Stop the bleeding: To start improving the quality of a project, it’s important to make sure that no new defects are being added as code is changed or new code is added. This is done by creating a comparison between the latest report and the baseline report to look for new warnings that were introduced due to new code, or changes to old code. The priority should be on fixing any new defects introduced during each iteration.

4. Pick Your Battles

The instinct, especially for management, is to fix all the warnings that SAST tools report. This is justified in certain types of applications but, in most cases, it’s better to prioritize and fix what is reasonable in the current iteration or sprint.

Use the information the tools provide: An often-overlooked aspect of SAST tools is their data management capabilities. There are several ways to help developers focus on the most important warnings. Warnings need to be classified by severity and in the case of CodeSonar are given a score which combines both severity and likeliness of warning be a real defect, a “true positive”. Prioritize the highest scoring warnings first.

Tackle the backlog over time: SAST tool reports don’t add to existing technical debt (despite the perception) but rather shine a light on what’s there already. Using the filtering and searching tools built into advanced tools such as CodeSonar helps prioritize the warnings for remediation. Concentrate on the important defects to get the most ROI from static analysis.

5. Integrate into Your Workflow

SAST tools integrate in two main points in the development toolchain – the developer desktop and the application build system.

SAST at the Developer desktop: The developer IDE is where warnings related to their current work are organized. In most cases warnings are presented in the same manner as compiler and build errors. Information is provided directly in the IDE to help fix the problem then and there.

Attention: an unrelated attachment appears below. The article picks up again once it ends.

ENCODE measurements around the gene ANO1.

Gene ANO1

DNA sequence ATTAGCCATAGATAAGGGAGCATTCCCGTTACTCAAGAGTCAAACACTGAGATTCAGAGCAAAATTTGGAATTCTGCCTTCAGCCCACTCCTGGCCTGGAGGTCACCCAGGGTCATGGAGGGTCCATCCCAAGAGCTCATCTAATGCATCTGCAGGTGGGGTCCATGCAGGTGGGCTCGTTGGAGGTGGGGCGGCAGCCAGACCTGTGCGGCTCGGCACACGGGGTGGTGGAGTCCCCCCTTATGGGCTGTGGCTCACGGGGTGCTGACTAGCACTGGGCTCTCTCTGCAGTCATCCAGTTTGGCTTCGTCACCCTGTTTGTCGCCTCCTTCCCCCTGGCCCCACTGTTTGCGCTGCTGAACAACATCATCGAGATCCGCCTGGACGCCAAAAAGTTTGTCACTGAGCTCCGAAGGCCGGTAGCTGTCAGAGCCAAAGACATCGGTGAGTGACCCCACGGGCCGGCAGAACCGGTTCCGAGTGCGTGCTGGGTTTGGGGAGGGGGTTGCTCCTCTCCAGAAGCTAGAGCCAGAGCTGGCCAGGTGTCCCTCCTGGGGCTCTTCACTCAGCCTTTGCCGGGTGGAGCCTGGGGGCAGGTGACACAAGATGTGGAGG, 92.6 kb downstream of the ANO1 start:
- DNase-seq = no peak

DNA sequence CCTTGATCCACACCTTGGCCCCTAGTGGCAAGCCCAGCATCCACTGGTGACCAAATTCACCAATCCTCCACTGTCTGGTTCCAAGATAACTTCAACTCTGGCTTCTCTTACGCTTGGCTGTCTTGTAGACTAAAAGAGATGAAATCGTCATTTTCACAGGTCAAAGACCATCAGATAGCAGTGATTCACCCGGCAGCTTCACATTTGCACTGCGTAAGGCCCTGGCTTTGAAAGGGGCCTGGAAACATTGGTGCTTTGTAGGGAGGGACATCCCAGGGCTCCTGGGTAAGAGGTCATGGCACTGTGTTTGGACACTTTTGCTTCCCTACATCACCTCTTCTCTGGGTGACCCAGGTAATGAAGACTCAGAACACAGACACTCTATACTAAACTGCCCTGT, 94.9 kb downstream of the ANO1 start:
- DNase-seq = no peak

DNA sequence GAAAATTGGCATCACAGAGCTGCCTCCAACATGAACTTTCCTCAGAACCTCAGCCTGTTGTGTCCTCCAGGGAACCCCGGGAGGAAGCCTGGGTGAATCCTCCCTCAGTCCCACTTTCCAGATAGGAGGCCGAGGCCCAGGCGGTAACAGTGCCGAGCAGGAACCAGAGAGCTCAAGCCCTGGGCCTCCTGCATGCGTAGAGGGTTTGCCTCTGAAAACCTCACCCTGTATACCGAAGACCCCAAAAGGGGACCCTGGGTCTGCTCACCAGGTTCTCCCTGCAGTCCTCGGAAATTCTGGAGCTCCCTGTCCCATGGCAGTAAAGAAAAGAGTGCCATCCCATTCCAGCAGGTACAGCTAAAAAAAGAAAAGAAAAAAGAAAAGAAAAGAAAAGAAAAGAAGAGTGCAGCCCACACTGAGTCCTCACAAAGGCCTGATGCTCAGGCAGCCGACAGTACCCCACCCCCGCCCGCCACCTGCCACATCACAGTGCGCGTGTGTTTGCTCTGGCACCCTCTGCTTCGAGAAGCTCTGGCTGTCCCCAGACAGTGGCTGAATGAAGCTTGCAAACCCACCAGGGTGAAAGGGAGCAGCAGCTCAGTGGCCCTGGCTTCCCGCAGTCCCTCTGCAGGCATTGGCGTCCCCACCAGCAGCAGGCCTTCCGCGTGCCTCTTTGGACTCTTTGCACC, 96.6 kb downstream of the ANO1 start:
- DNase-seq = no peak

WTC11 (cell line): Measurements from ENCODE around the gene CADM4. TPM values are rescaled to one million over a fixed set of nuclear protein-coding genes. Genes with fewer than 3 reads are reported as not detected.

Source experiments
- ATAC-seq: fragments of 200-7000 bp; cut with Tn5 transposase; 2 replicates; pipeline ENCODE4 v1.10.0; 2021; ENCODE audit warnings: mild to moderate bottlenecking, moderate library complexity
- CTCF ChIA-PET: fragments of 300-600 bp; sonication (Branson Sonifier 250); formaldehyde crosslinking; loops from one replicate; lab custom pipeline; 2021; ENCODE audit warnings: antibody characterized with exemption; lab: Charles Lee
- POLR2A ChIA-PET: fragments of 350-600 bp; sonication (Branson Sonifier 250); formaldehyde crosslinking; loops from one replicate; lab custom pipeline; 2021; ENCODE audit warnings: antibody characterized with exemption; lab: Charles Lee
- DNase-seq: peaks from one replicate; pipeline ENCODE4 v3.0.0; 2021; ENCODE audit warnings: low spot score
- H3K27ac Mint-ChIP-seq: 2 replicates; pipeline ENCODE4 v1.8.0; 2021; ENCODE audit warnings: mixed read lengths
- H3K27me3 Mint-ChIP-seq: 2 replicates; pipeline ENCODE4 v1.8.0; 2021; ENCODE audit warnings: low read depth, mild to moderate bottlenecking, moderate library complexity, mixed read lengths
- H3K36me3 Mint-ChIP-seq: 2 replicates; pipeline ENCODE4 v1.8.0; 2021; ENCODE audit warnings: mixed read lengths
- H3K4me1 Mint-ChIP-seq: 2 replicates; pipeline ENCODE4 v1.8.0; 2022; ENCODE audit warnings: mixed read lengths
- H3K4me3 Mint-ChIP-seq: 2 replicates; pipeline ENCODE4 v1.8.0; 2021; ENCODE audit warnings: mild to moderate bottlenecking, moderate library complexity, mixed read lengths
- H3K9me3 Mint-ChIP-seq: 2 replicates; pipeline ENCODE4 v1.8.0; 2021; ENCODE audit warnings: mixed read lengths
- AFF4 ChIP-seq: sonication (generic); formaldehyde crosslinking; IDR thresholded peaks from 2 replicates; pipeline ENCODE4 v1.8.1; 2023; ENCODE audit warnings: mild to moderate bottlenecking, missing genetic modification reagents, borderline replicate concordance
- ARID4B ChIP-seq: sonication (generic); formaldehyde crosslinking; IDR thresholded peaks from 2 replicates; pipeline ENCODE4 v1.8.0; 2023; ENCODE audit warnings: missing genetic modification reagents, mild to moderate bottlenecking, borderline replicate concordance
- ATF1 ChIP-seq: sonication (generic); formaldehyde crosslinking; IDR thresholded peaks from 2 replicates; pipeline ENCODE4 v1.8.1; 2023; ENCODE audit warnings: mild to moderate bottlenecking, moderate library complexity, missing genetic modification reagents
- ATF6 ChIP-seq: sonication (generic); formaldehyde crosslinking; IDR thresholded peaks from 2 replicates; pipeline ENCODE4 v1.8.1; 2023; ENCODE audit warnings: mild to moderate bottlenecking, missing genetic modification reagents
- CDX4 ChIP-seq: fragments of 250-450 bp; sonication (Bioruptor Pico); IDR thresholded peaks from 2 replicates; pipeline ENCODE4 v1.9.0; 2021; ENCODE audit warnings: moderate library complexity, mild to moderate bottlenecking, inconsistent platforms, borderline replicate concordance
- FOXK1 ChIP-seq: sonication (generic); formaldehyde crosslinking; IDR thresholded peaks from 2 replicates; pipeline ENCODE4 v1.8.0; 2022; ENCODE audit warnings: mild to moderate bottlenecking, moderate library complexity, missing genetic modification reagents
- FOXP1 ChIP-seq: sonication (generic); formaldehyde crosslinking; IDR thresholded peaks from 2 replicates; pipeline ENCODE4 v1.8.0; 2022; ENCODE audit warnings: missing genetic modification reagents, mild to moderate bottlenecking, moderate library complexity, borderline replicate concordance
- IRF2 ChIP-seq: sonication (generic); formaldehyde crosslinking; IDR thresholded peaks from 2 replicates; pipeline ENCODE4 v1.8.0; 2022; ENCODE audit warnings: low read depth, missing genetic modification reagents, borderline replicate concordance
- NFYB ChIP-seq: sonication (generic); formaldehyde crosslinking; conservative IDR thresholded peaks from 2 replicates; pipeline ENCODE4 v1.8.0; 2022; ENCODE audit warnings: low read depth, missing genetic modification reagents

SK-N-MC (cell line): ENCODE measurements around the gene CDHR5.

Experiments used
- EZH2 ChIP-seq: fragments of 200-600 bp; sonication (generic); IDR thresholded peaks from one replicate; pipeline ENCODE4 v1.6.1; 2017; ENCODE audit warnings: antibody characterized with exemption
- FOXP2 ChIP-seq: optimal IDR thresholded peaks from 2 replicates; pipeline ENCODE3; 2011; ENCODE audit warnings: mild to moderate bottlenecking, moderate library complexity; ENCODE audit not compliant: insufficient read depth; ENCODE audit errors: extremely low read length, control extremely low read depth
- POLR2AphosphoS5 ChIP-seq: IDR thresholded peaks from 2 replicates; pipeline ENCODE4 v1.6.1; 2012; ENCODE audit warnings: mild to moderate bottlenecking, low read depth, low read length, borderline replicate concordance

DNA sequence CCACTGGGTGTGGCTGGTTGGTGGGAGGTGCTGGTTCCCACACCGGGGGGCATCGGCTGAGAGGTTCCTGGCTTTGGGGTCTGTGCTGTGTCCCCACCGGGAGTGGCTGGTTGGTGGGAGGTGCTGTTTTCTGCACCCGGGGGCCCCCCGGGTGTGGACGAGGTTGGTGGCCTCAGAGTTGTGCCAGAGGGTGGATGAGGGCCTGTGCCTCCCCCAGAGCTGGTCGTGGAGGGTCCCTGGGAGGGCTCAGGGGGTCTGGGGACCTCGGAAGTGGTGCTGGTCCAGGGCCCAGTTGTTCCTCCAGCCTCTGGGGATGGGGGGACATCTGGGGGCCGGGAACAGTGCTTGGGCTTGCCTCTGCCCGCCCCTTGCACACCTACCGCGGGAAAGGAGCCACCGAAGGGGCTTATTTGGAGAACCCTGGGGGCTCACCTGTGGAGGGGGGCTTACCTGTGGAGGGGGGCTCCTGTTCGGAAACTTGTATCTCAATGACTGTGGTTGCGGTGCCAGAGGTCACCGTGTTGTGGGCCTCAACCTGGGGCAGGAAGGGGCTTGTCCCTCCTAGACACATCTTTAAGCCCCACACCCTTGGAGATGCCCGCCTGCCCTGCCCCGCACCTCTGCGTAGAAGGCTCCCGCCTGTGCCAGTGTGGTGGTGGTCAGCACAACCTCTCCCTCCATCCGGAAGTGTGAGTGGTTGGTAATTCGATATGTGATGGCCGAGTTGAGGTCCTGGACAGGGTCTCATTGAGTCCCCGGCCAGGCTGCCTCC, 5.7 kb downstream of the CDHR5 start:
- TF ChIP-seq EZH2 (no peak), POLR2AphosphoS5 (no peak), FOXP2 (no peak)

Integrate into CI/CD pipelines: Integrate your SAST tool with one of the popular orchestration tools such as GitHub, GitLab or Jenkins. For example, plug ins are available from GrammaTech that integrate CodeSonar analysis into GitHub and Gitlab with various triggers such as merge or pull requests or for scheduled builds.

To smoothen the integration of SAST into the workflow, it’s important to remember the recommendation to “start small, go big later.”

Roll out to developers in stages: At first, it makes sense to get developers to tackle new, high severity warnings. As comfort with the tool improves, the backlog of security warnings can be introduced. It’s important to avoid the desire to tackle more warnings that developers can manage.

Automate merge requests: Add SAST analysis with every request. In this way, security analysis is done in real time helping to prevent or detect vulnerabilities before they make it into product.


Get buy in. Set a goal. Start small, go big later. Pick your battles. Integrate into your workflow.

The best way to stop overwhelming software development teams with SAST tools is a commitment to the value of the tools in the first place and communicating this value. Tools such as CodeSonar already have the technical capabilities to ease adoption, using these capabilities is key to success. Setting an achievable goal then starting small means concentrating on the highest priority warnings (and warning types) first then maturing your tool usage over time.

Success also means integration of SAST into the CI/CD pipeline and developer workflows. Tools such as CodeSonar provided integrations into all the popular build, issue tracking and source control products. In addition, integration at the developer desktop catches those high priority security issues before they even enter the product.